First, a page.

The Sordid

The Sordid, Sneaky Story of Dark Market

All the way to th Eff, BEEEE, EYEEeeeee...

In October of 2004, a Secret Service sting centered around the website (no link because it’s now a generic parked domain) led to the arrest of 28 people involved in identity theft, credit card scamming and the like, and created a cascade effect that shuttered most of the other sites that facilitated trade in this kind of information. From the wreckage, arose to fill the void. Known for its zeal in scrutinizing users to filter out narcs, the site had a solid reputation as a 1st rate den of thieves.

Inevitably, jealous competitors tried to knock them down a peg. In 2006, Max Ray Butler (a “security consultant” who turned to the darkside) claimed that he had infiltrated the darkmarket server and discovered that the site’s lead administrator, “Master Splyntr” was logging in from an FBI location in Pittsburgh. This was typical of the jousting between competing sites; Butler was later arrested for cyber crimes and darkmarket grew to be more popular than ever.

As it turns out, Butler was 100% right.

On September 16th, 2008, Master Splyntr announced that DarkMarket would be shutting down on October 4th. “[R]ecent events have proven that even in our best efforts to expel and deactivate the accounts of suspected LE [law enforcement], reporters, and security agents, it is obvious that we haven’t been entirely successful,” Splyntr wrote in a message on the site.”It is apparent that this forum … is attracting too much attention from a lot of the world services (agents of FBI, SS, and Interpol). I guess it was only time before this would happen. It is very unfortunate that we have come to this situation, because … we have established DM as the premier English speaking forum for conducting business. Such is life. When you are on top, people try to bring you down.” (Thanks, Wired!) A lot of reasons seemed to be the cause at the time, most notably the then- recent arrest of a Turkish hacker named Cha0 who was also a DarkMarket admin.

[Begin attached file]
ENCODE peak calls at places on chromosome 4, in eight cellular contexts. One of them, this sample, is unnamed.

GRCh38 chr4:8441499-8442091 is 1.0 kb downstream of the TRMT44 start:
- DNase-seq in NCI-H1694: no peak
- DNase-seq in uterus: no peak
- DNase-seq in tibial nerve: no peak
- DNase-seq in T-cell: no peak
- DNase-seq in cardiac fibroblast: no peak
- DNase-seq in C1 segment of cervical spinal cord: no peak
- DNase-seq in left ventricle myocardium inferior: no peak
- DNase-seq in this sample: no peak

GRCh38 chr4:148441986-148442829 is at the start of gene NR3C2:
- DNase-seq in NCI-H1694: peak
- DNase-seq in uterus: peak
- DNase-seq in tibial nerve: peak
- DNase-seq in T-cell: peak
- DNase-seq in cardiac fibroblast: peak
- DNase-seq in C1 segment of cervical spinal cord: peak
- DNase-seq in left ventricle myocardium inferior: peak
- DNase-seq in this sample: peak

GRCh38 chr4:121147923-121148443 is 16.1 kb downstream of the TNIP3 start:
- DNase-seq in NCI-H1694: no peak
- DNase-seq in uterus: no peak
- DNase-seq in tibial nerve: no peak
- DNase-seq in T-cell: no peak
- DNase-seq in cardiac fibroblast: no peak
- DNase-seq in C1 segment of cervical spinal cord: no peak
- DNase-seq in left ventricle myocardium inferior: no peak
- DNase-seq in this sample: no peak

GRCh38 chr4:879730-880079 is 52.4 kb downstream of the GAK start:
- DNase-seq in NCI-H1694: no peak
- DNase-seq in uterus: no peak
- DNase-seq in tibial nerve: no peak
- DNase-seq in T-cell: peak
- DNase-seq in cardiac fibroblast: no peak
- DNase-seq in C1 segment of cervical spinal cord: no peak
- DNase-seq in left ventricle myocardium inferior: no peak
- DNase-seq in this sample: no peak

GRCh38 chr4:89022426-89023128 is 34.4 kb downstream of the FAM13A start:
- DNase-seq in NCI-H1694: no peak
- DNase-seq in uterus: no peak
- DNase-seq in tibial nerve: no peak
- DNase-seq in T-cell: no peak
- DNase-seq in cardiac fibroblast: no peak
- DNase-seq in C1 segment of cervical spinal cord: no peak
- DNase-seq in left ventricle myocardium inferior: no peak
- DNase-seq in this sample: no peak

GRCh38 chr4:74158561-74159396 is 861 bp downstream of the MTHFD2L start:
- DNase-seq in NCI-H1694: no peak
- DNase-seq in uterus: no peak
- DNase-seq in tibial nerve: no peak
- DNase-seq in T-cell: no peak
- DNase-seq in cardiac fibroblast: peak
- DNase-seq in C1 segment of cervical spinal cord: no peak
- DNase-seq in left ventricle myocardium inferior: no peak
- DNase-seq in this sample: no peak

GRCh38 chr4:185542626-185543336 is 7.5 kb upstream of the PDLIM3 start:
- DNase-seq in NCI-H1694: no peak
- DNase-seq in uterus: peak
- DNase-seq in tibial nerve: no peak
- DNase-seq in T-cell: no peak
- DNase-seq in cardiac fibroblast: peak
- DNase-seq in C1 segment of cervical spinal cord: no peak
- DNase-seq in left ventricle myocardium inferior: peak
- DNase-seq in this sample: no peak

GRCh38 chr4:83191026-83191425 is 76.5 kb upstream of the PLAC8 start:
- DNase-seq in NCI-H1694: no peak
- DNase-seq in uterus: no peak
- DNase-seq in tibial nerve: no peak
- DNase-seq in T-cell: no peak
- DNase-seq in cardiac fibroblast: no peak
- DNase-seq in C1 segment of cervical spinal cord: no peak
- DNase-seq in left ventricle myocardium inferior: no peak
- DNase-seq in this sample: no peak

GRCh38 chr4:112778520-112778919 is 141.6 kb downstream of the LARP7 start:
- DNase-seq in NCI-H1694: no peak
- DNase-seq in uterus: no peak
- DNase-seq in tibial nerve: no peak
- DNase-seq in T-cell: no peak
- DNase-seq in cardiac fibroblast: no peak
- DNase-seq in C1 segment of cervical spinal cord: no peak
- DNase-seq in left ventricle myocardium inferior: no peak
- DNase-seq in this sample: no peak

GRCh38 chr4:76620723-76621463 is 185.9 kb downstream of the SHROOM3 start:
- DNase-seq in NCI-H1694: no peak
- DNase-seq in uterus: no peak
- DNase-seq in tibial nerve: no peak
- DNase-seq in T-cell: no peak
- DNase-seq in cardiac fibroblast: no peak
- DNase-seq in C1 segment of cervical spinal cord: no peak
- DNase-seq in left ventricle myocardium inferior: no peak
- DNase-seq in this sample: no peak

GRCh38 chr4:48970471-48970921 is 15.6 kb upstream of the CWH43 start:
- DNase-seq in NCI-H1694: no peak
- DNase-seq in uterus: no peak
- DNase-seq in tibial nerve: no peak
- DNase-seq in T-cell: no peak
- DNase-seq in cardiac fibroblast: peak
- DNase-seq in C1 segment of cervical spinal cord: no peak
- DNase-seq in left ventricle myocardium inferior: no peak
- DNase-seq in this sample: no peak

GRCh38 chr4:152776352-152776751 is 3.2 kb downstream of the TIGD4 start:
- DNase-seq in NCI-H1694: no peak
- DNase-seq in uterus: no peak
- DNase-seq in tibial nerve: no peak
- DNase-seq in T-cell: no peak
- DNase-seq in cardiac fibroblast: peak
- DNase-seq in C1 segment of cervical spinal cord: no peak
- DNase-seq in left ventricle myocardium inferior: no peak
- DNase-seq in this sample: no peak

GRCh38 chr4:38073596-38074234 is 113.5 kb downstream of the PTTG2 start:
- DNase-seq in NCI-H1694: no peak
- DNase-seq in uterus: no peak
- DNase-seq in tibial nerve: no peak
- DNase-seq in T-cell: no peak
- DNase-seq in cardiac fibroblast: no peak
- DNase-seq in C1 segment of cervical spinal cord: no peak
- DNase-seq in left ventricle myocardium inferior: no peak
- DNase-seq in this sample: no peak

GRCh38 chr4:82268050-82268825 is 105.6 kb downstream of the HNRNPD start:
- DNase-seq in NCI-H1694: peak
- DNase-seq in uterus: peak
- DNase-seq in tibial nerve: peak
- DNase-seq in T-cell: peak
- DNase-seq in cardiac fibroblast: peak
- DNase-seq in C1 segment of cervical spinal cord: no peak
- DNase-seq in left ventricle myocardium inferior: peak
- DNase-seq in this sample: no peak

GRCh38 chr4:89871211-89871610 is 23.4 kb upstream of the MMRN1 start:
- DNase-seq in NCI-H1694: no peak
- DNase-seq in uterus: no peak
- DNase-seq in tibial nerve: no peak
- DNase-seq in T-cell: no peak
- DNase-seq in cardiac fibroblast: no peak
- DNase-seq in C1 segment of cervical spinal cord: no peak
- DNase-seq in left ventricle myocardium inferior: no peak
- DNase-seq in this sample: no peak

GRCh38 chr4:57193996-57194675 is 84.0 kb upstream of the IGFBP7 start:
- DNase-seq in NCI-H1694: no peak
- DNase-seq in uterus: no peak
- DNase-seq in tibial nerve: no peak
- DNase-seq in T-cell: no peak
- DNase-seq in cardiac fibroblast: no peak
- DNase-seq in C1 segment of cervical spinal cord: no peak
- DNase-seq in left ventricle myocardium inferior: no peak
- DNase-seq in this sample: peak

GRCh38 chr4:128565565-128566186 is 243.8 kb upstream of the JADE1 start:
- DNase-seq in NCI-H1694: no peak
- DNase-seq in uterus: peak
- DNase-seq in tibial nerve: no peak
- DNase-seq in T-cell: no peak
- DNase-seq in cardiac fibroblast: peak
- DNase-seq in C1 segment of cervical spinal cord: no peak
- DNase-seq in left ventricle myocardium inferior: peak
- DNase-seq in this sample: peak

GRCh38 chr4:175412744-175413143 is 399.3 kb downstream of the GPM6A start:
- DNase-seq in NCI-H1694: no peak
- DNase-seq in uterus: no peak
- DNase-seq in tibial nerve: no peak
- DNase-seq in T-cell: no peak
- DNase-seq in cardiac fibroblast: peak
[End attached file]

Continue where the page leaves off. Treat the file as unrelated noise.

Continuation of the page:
In fact, DarkMarket was taken down in preparation for a coordinated series of raids that resulted in the arrest of 56 people worldwide. Yep. “Master Splyntr” is actually J. Keith Mularski, a senior cybercrime agent based at the National Cyber Forensics Training Alliance in… wait for it… Pittsburgh. Shortly after the site went dark (hur hur hur…) the arrests began. You can read more about this story here and here. I’m just amazed, really. My quasi sister-in-law, a lawyer who knows more than a thing or two about the state of cyber affairs in the world, dismisses conspiracy theories with the compelling-sounding argument “when has the government ever pulled off anything secret?” But really, we wouldn’t know most of the time, would we? And after all, they pulled this off, brilliantly.

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